In the post-war era, with the popularity of superheroes fading, Captain America led Timely/Marvel’s first superhero team, the All-Winners Squad, in its two published adventures. In his own series he turned his attention to criminals and Cold War Communists. After Bucky was shot and wounded in a 1948 story, he was succeeded by Captain America’s girlfriend Betsy Ross, who became the superheroine Golden Girl. Captain America Comics ended with #75 (Feb. 1950), by which time the series had been titled Captain America’s Weird Tales for two issues, with the finale a horror/suspense anthology issue with no superheroes.

Captain America was briefly revived, along with the original Human Torch and the Sub-Mariner, in Young Men #24 (Dec. 1953), published by Marvel’s 1950s iteration Atlas Comics. Billed as “Captain America, Commie Smasher!”, he appeared several times during the next year in Young Men and Men’s Adventures, as well as in three issues of an eponymous title. Sales were poor, however, and the character again disappeared after Captain America #78 (Sept. 1954).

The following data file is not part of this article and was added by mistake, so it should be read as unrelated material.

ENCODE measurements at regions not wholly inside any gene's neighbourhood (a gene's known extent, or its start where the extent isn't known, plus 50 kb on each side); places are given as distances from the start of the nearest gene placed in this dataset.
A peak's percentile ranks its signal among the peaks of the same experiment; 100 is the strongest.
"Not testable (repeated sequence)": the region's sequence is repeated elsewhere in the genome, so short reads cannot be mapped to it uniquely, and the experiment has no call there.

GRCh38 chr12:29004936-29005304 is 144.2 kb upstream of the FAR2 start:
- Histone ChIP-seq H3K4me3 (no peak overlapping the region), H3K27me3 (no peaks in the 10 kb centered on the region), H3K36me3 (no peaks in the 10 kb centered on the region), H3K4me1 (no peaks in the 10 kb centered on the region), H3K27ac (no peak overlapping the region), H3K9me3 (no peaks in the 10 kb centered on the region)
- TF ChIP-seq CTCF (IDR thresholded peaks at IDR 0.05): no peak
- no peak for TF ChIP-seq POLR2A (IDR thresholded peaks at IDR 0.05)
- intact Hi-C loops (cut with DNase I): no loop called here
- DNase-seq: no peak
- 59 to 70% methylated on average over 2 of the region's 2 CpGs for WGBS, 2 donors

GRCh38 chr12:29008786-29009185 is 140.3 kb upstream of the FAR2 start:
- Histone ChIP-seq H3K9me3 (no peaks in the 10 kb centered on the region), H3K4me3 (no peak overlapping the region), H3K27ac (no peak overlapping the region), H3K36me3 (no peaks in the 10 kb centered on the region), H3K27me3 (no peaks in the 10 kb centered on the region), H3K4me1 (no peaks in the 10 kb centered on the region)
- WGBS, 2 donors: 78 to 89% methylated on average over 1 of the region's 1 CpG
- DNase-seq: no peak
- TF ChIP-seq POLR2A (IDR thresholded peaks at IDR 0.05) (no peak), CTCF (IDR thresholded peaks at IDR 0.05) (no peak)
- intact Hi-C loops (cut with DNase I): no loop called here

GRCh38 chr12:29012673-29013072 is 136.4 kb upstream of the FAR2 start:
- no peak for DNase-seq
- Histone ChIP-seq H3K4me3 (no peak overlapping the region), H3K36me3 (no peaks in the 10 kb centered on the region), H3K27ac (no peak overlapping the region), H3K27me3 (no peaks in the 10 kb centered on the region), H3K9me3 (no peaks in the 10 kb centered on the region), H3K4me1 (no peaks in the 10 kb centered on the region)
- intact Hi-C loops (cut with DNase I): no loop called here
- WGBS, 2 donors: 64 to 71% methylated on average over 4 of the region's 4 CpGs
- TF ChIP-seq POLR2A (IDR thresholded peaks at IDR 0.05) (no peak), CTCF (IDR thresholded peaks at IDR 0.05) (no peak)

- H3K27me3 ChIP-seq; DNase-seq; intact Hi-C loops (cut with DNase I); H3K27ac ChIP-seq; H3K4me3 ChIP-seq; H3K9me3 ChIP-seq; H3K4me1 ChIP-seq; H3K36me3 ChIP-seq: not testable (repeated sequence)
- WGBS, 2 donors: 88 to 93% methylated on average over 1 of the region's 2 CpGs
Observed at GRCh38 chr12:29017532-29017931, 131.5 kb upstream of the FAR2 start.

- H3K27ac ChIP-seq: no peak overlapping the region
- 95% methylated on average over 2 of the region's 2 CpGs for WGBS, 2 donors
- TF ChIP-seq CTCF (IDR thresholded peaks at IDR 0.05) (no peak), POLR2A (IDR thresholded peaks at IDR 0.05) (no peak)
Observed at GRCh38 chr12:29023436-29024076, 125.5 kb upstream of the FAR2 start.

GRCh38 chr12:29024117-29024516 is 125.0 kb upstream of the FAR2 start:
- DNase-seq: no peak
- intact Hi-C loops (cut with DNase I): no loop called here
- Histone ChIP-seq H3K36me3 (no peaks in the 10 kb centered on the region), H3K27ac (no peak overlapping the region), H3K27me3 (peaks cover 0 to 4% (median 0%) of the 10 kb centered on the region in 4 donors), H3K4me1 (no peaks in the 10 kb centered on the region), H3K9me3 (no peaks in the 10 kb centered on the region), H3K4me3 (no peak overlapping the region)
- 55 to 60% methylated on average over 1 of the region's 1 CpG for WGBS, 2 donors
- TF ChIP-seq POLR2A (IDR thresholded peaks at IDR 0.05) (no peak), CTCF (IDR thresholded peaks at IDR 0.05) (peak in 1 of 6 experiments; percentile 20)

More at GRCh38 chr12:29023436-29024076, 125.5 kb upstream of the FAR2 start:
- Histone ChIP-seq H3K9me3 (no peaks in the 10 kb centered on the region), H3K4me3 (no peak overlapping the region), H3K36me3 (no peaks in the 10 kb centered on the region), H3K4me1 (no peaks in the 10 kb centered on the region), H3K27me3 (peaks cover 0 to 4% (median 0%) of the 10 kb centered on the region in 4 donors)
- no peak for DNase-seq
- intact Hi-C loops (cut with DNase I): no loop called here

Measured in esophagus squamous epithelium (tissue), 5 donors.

In the 1970s, the post-war versions of Captain America were retconned into separate, successive characters who briefly took up the mantle of Captain America after Steve Rogers went into suspended animation near the end of World War II.[3][4]

In the Human Torch story titled “Captain America” in Marvel Comics’ Strange Tales #114 (Nov. 1963), by Stan Lee and Jack Kirby, the brash young Fantastic Four member Johnny Storm, the Human Torch, engages in an exhibition performance with Captain America, depicted as a legendary World War II and 1950s superhero who has returned after many years of apparent retirement. The 13-page story ends with this Captain America revealed as an impostor: the villain the Acrobat, a former circus performer the Torch had defeated in Strange Tales #106. Afterward, Storm digs out an old comic book in which Captain America is shown to be Steve Rogers. A caption in the final panel says this story was a test to see if readers would like Captain America to return.